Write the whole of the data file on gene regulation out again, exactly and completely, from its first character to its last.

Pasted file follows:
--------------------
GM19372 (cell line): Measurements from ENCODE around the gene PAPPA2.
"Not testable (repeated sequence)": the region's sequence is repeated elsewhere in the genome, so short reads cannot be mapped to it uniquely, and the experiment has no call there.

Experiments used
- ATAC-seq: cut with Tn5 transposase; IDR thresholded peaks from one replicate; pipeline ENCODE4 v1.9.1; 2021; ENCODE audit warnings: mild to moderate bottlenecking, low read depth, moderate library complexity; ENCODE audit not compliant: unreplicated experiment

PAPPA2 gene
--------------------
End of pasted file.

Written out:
GM19372 (cell line): Measurements from ENCODE around the gene PAPPA2.
"Not testable (repeated sequence)": the region's sequence is repeated elsewhere in the genome, so short reads cannot be mapped to it uniquely, and the experiment has no call there.

Experiments used
- ATAC-seq: cut with Tn5 transposase; IDR thresholded peaks from one replicate; pipeline ENCODE4 v1.9.1; 2021; ENCODE audit warnings: mild to moderate bottlenecking, low read depth, moderate library complexity; ENCODE audit not compliant: unreplicated experiment

PAPPA2 gene